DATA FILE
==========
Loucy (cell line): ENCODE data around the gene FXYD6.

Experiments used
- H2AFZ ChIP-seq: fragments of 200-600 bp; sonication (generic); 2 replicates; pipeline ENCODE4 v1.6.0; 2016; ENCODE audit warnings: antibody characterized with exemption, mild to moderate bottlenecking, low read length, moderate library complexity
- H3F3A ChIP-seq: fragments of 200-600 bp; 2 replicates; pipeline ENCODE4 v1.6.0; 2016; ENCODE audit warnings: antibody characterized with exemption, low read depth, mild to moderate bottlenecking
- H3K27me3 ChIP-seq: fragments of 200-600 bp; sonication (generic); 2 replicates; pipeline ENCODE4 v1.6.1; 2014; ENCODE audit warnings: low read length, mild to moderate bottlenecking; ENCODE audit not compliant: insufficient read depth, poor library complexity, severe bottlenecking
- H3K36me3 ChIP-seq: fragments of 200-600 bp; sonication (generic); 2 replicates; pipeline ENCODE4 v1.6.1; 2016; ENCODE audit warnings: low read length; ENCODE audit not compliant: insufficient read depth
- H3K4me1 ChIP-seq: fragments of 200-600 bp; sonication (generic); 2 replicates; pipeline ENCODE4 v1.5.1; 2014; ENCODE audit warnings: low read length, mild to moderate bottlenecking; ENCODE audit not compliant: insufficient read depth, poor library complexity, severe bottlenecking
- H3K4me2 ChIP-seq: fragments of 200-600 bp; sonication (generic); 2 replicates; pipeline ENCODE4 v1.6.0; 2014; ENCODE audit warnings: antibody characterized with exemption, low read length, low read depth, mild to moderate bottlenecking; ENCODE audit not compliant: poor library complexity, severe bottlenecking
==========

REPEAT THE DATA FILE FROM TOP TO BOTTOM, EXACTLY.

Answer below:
Loucy (cell line): ENCODE data around the gene FXYD6.

Experiments used
- H2AFZ ChIP-seq: fragments of 200-600 bp; sonication (generic); 2 replicates; pipeline ENCODE4 v1.6.0; 2016; ENCODE audit warnings: antibody characterized with exemption, mild to moderate bottlenecking, low read length, moderate library complexity
- H3F3A ChIP-seq: fragments of 200-600 bp; 2 replicates; pipeline ENCODE4 v1.6.0; 2016; ENCODE audit warnings: antibody characterized with exemption, low read depth, mild to moderate bottlenecking
- H3K27me3 ChIP-seq: fragments of 200-600 bp; sonication (generic); 2 replicates; pipeline ENCODE4 v1.6.1; 2014; ENCODE audit warnings: low read length, mild to moderate bottlenecking; ENCODE audit not compliant: insufficient read depth, poor library complexity, severe bottlenecking
- H3K36me3 ChIP-seq: fragments of 200-600 bp; sonication (generic); 2 replicates; pipeline ENCODE4 v1.6.1; 2016; ENCODE audit warnings: low read length; ENCODE audit not compliant: insufficient read depth
- H3K4me1 ChIP-seq: fragments of 200-600 bp; sonication (generic); 2 replicates; pipeline ENCODE4 v1.5.1; 2014; ENCODE audit warnings: low read length, mild to moderate bottlenecking; ENCODE audit not compliant: insufficient read depth, poor library complexity, severe bottlenecking
- H3K4me2 ChIP-seq: fragments of 200-600 bp; sonication (generic); 2 replicates; pipeline ENCODE4 v1.6.0; 2014; ENCODE audit warnings: antibody characterized with exemption, low read length, low read depth, mild to moderate bottlenecking; ENCODE audit not compliant: poor library complexity, severe bottlenecking